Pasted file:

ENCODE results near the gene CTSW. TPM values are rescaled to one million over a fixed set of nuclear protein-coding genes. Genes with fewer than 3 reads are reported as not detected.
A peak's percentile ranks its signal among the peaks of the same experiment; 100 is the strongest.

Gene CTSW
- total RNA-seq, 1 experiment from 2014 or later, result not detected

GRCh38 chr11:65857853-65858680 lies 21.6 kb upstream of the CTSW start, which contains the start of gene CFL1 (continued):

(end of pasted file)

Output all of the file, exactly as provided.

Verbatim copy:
ENCODE results near the gene CTSW. TPM values are rescaled to one million over a fixed set of nuclear protein-coding genes. Genes with fewer than 3 reads are reported as not detected.
A peak's percentile ranks its signal among the peaks of the same experiment; 100 is the strongest.

Gene CTSW
- total RNA-seq, 1 experiment from 2014 or later, result not detected

GRCh38 chr11:65857853-65858680 lies 21.6 kb upstream of the CTSW start, which contains the start of gene CFL1 (continued):